The Oracle (tm) Users' Co-Operative FAQ

Why does the view family xxx_EXTENTS run so slowly on Oracle 8.1 ?


Author's name: Connor McDonald

Author's Email: connor_mcdonald@yahoo.com

Date written: November 11, 2001

Oracle version(s): 8.1+

Why does the view family xxx_EXTENTS run so slowly on Oracle 8.1

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There's been a lot of press about the bitmap in locally managed tablespaces, and that this is the cause of excessive physical reads when using DBA_EXTENTS. This may be true, but its doubtful that this is the full cause of the slowness, the 'proof' for this being that sites which have not converted to locally managed tablespace still have the same grievance.

Its most probably due to the increased diversity of objects within Oracle. If we look the definition for DBA_EXTENTS (in 8.1.7) we see:

select ds.owner, ds.segment_name, ds.partition_name, ds.segment_type,
       ds.tablespace_name,
       e.ext#, f.file#, e.block#, e.length * ds.blocksize, e.length, e.file#
from sys.uet$ e, sys.sys_dba_segs ds, sys.file$ f
where e.segfile# = ds.relative_fno
  and e.segblock# = ds.header_block
  and e.ts# = ds.tablespace_id
  and e.ts# = f.ts#
  and e.file# = f.relfile#
  and bitand(NVL(ds.segment_flags,0), 1) = 0
union all
select /*+ ordered use_nl(e) use_nl(f) */
       ds.owner, ds.segment_name, ds.partition_name, ds.segment_type,
       ds.tablespace_name,
       e.ktfbueextno, f.file#, e.ktfbuebno,
       e.ktfbueblks * ds.blocksize, e.ktfbueblks, e.ktfbuefno
from sys.sys_dba_segs ds, sys.x$ktfbue e, sys.file$ f
where e.ktfbuesegfno = ds.relative_fno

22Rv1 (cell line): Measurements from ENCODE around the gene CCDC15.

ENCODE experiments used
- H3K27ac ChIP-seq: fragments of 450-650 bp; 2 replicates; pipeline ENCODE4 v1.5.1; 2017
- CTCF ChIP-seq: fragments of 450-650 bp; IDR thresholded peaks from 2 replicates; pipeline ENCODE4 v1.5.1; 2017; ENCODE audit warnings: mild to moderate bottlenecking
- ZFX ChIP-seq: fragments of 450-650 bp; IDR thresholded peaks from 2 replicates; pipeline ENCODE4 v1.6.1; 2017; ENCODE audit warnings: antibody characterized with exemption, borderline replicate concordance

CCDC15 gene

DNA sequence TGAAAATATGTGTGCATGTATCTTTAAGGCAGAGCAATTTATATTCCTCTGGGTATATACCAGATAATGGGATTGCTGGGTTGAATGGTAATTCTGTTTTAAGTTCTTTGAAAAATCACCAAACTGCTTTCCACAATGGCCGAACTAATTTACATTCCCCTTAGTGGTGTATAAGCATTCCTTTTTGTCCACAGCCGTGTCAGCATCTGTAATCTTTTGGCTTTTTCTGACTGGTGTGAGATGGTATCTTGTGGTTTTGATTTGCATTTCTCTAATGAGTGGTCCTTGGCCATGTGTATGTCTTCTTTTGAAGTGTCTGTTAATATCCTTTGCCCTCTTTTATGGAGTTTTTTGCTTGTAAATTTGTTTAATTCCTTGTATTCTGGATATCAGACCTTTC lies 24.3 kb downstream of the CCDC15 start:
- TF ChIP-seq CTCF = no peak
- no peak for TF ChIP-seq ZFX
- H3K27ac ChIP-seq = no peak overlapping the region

and e.ktfbuesegbno = ds.header_block
  and e.ktfbuesegtsn = ds.tablespace_id
  and e.ktfbuesegtsn = f.ts#
  and e.ktfbuefno = f.relfile#
  and bitand(NVL(ds.segment_flags, 0), 1) = 1

which does not appear too "traumatic" until we look at the definition for "SYS_DBA_SEGS" which is obviously the main driver in the above query. SYS_DBA_SEGS looks like:


select u.name, o.name, o.subname,
       so.object_type, s.type#,
       ts.ts#, ts.name, ts.blocksize,
       f.file#, s.block#,
       s.blocks * ts.blocksize, s.blocks, s.extents,
       s.iniexts * ts.blocksize,
       decode(bitand(ts.flags, 3), 1, to_number(NULL),
                                      s.extsize * ts.blocksize),
       s.minexts, s.maxexts,
       decode(bitand(ts.flags, 3), 1, to_number(NULL),
                                      s.extpct),
       decode(s.lists, 0, 1, s.lists), decode(s.groups, 0, 1, s.groups),
       s.file#, s.cachehint, NVL(s.spare1,0), o.dataobj#
from sys.user$ u, sys.obj$ o, sys.ts$ ts, sys.sys_objects so, sys.seg$ s,
     sys.file$ f
where s.file# = so.header_file
  and s.block# = so.header_block
  and s.ts# = so.ts_number
  and s.ts# = ts.ts#
  and o.obj# = so.object_id
  and o.owner# = u.user#
  and s.type# = so.segment_type_id
  and o.type# = so.object_type_id
  and s.ts# = f.ts#
  and s.file# = f.relfile#
union all
select u.name, un.name, NULL,
       'ROLLBACK', s.type#,
       ts.ts#, ts.name, ts.blocksize, f.file#, s.block#,
       s.blocks * ts.blocksize, s.blocks, s.extents,
       s.iniexts * ts.blocksize, s.extsize * ts.blocksize, s.minexts,